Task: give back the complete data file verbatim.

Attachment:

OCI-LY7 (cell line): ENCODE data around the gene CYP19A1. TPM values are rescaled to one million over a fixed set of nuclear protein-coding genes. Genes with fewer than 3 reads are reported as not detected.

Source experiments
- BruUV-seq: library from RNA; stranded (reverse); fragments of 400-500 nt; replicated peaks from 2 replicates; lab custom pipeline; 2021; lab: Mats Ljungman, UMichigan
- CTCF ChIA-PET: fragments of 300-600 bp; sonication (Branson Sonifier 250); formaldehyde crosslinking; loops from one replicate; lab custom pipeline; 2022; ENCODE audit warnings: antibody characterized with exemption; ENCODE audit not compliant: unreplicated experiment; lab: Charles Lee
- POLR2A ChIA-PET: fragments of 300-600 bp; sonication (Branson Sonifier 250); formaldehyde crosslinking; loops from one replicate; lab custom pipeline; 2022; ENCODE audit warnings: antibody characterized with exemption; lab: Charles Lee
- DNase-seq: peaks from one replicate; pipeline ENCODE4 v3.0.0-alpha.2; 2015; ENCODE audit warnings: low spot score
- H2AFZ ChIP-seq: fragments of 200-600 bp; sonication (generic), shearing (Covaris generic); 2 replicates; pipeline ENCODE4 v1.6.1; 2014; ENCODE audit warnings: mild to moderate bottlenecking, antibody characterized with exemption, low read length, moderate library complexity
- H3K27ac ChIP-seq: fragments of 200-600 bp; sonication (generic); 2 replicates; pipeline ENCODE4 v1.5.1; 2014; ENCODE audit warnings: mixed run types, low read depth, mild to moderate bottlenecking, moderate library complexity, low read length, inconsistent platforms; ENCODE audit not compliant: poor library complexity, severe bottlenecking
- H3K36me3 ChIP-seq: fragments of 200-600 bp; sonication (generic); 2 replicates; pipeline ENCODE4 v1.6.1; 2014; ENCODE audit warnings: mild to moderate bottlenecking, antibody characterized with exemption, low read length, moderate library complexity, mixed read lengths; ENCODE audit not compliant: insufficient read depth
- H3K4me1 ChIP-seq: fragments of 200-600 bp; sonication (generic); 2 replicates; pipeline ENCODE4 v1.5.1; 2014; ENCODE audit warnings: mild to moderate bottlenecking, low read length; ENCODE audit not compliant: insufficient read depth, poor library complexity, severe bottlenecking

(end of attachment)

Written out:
OCI-LY7 (cell line): ENCODE data around the gene CYP19A1. TPM values are rescaled to one million over a fixed set of nuclear protein-coding genes. Genes with fewer than 3 reads are reported as not detected.

Source experiments
- BruUV-seq: library from RNA; stranded (reverse); fragments of 400-500 nt; replicated peaks from 2 replicates; lab custom pipeline; 2021; lab: Mats Ljungman, UMichigan
- CTCF ChIA-PET: fragments of 300-600 bp; sonication (Branson Sonifier 250); formaldehyde crosslinking; loops from one replicate; lab custom pipeline; 2022; ENCODE audit warnings: antibody characterized with exemption; ENCODE audit not compliant: unreplicated experiment; lab: Charles Lee
- POLR2A ChIA-PET: fragments of 300-600 bp; sonication (Branson Sonifier 250); formaldehyde crosslinking; loops from one replicate; lab custom pipeline; 2022; ENCODE audit warnings: antibody characterized with exemption; lab: Charles Lee
- DNase-seq: peaks from one replicate; pipeline ENCODE4 v3.0.0-alpha.2; 2015; ENCODE audit warnings: low spot score
- H2AFZ ChIP-seq: fragments of 200-600 bp; sonication (generic), shearing (Covaris generic); 2 replicates; pipeline ENCODE4 v1.6.1; 2014; ENCODE audit warnings: mild to moderate bottlenecking, antibody characterized with exemption, low read length, moderate library complexity
- H3K27ac ChIP-seq: fragments of 200-600 bp; sonication (generic); 2 replicates; pipeline ENCODE4 v1.5.1; 2014; ENCODE audit warnings: mixed run types, low read depth, mild to moderate bottlenecking, moderate library complexity, low read length, inconsistent platforms; ENCODE audit not compliant: poor library complexity, severe bottlenecking
- H3K36me3 ChIP-seq: fragments of 200-600 bp; sonication (generic); 2 replicates; pipeline ENCODE4 v1.6.1; 2014; ENCODE audit warnings: mild to moderate bottlenecking, antibody characterized with exemption, low read length, moderate library complexity, mixed read lengths; ENCODE audit not compliant: insufficient read depth
- H3K4me1 ChIP-seq: fragments of 200-600 bp; sonication (generic); 2 replicates; pipeline ENCODE4 v1.5.1; 2014; ENCODE audit warnings: mild to moderate bottlenecking, low read length; ENCODE audit not compliant: insufficient read depth, poor library complexity, severe bottlenecking